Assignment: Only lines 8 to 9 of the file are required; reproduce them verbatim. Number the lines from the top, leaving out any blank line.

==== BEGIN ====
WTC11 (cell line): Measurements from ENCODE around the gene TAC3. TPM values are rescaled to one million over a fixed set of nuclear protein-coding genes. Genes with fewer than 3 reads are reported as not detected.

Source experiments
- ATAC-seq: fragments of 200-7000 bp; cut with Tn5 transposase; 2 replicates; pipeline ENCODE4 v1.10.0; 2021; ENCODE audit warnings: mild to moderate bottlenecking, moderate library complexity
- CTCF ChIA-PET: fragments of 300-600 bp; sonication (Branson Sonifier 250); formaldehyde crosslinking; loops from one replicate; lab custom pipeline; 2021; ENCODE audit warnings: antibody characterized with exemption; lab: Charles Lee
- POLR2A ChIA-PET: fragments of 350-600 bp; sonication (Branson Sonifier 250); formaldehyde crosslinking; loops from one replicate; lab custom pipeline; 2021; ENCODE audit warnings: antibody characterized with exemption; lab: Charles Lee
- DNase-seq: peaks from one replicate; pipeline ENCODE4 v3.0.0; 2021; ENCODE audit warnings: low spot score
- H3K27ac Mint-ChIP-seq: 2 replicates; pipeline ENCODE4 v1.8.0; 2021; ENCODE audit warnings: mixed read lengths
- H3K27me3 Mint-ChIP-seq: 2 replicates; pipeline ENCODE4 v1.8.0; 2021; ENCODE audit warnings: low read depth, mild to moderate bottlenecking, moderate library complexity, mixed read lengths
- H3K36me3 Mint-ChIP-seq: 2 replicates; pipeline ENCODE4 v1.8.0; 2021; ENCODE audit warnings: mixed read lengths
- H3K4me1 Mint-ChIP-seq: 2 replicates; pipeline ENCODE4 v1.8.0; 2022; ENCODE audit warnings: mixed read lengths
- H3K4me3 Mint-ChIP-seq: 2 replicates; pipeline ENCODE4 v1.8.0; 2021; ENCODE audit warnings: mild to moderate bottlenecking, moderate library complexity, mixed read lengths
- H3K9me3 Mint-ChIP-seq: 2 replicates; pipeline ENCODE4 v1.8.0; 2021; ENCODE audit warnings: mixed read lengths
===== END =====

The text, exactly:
- H3K27me3 Mint-ChIP-seq: 2 replicates; pipeline ENCODE4 v1.8.0; 2021; ENCODE audit warnings: low read depth, mild to moderate bottlenecking, moderate library complexity, mixed read lengths
- H3K36me3 Mint-ChIP-seq: 2 replicates; pipeline ENCODE4 v1.8.0; 2021; ENCODE audit warnings: mixed read lengths